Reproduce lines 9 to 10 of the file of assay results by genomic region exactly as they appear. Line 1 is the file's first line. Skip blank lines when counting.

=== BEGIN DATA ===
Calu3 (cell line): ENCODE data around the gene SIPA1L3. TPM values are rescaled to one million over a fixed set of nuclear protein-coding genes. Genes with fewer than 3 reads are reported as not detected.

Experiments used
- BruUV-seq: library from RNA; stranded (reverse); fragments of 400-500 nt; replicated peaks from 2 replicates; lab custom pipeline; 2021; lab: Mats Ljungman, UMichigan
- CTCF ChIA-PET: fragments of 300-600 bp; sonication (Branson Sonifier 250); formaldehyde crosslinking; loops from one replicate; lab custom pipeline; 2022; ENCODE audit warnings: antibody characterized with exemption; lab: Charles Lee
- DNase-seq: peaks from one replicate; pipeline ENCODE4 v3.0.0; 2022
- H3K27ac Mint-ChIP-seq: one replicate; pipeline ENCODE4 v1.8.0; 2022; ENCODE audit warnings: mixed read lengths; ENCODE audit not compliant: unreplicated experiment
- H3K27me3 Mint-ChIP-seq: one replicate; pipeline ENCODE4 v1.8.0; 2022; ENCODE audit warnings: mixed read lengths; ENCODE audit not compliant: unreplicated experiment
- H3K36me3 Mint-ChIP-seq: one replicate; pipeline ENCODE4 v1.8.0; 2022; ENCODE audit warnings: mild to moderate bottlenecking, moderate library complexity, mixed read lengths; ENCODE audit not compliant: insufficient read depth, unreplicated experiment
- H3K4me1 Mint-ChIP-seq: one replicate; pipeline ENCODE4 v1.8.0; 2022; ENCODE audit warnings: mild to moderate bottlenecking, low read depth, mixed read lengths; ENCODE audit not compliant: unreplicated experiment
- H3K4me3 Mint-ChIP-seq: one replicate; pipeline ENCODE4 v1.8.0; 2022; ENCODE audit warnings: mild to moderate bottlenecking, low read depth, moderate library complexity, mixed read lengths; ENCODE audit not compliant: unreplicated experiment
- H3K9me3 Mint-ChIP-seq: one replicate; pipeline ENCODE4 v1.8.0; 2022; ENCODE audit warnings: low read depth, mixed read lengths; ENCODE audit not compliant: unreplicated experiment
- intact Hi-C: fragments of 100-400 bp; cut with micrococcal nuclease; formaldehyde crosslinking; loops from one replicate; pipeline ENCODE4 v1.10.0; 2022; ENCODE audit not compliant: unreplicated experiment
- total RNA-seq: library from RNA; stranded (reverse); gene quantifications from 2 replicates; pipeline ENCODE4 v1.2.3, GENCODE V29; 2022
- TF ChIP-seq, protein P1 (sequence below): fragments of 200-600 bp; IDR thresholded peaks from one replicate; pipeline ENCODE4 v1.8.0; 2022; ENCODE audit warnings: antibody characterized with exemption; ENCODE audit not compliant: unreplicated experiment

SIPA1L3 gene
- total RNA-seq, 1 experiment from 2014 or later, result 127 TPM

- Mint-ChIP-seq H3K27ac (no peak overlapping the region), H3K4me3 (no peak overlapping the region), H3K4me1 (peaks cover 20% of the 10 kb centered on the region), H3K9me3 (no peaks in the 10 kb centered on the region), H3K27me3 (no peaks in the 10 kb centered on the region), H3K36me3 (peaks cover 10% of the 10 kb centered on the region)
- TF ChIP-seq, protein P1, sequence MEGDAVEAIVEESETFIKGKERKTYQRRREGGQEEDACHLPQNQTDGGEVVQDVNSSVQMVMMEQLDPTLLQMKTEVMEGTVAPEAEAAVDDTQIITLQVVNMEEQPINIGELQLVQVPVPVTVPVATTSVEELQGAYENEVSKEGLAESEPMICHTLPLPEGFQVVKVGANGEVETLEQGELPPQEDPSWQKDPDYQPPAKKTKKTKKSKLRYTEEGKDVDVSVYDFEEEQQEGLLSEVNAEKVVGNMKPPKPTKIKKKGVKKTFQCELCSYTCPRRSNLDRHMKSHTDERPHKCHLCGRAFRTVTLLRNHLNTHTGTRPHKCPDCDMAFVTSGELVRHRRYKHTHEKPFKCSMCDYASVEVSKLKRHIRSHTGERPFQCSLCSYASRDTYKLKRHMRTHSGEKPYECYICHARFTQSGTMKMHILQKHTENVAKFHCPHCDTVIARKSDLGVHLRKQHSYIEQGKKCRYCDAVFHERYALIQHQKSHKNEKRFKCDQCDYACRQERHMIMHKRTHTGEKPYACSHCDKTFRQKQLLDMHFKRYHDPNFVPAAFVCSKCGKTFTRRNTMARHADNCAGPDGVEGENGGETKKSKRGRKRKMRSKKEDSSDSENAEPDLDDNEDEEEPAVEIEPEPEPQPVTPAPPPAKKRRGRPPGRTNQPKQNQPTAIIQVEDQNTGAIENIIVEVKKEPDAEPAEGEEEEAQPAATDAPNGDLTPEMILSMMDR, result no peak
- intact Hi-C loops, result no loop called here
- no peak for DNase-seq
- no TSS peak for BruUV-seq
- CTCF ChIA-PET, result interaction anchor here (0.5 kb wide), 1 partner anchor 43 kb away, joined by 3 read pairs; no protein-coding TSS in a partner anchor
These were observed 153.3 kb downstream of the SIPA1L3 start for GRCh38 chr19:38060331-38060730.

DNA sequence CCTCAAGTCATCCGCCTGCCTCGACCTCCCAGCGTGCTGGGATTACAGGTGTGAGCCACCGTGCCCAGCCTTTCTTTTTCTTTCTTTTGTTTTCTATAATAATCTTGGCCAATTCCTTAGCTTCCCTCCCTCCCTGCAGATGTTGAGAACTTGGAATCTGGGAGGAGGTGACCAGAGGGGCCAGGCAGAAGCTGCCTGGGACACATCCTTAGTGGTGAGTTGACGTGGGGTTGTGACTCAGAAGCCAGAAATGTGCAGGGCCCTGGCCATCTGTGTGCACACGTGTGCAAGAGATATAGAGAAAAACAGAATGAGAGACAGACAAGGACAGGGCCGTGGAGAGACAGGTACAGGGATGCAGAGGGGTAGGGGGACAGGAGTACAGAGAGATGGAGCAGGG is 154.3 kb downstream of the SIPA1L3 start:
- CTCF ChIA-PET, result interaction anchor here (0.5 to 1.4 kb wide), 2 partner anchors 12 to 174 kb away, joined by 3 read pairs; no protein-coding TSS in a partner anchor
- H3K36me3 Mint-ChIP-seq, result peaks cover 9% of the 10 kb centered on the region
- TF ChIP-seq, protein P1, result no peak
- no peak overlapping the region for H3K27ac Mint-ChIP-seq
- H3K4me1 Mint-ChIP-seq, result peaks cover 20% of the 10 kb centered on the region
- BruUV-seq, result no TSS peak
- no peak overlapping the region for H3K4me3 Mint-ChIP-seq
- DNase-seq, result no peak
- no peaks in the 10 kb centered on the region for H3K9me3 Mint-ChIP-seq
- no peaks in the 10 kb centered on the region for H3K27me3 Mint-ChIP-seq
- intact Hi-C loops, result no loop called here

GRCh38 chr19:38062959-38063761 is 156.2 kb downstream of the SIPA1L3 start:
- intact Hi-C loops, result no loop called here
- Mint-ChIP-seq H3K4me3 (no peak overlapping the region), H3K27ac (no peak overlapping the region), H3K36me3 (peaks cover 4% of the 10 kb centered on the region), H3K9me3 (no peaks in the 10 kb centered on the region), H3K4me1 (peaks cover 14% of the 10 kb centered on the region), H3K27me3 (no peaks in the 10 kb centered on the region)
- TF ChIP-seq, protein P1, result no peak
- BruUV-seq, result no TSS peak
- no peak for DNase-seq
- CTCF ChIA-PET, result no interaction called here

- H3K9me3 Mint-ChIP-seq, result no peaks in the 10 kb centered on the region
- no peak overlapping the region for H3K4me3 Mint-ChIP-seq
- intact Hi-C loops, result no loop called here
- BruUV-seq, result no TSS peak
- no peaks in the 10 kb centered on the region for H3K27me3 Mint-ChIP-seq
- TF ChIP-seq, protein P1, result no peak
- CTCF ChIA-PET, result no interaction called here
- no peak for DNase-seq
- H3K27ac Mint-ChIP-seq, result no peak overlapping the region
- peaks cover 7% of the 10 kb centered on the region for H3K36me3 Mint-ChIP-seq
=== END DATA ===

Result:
- H3K4me1 Mint-ChIP-seq: one replicate; pipeline ENCODE4 v1.8.0; 2022; ENCODE audit warnings: mild to moderate bottlenecking, low read depth, mixed read lengths; ENCODE audit not compliant: unreplicated experiment
- H3K4me3 Mint-ChIP-seq: one replicate; pipeline ENCODE4 v1.8.0; 2022; ENCODE audit warnings: mild to moderate bottlenecking, low read depth, moderate library complexity, mixed read lengths; ENCODE audit not compliant: unreplicated experiment